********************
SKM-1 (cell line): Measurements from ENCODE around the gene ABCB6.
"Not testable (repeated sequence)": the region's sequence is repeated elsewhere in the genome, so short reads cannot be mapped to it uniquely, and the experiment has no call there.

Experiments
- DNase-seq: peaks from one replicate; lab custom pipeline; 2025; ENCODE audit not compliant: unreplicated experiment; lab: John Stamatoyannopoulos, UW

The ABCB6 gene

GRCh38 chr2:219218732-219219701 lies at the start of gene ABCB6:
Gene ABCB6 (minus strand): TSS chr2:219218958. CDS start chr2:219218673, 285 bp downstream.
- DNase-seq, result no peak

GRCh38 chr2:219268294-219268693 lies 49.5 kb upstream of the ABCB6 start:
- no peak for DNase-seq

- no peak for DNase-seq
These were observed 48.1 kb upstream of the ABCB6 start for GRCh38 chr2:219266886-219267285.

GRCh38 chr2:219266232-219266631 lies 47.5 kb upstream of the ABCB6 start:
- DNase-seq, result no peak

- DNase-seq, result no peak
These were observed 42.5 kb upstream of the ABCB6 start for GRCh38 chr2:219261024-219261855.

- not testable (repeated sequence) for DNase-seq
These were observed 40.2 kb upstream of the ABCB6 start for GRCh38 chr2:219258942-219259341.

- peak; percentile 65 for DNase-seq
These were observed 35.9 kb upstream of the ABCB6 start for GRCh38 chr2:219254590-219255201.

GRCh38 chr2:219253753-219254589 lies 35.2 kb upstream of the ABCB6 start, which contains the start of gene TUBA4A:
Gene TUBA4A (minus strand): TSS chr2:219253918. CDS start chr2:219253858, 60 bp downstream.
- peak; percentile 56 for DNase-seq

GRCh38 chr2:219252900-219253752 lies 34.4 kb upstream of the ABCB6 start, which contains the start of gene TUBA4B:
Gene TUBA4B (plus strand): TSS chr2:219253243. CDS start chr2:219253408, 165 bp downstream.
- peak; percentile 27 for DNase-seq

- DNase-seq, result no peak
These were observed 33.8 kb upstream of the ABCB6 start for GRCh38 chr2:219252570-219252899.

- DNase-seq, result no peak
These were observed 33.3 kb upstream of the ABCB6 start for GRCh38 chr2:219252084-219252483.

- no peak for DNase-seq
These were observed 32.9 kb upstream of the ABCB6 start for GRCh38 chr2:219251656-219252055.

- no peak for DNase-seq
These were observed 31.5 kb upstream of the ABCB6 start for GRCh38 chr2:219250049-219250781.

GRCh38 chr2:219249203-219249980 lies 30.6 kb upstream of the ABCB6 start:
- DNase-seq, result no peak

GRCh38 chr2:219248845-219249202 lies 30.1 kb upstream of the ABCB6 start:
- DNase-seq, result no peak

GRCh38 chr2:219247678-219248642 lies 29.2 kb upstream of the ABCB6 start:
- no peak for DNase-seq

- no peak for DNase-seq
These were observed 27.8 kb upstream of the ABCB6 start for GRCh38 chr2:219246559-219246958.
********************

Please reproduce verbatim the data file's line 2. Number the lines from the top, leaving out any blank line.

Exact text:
"Not testable (repeated sequence)": the region's sequence is repeated elsewhere in the genome, so short reads cannot be mapped to it uniquely, and the experiment has no call there.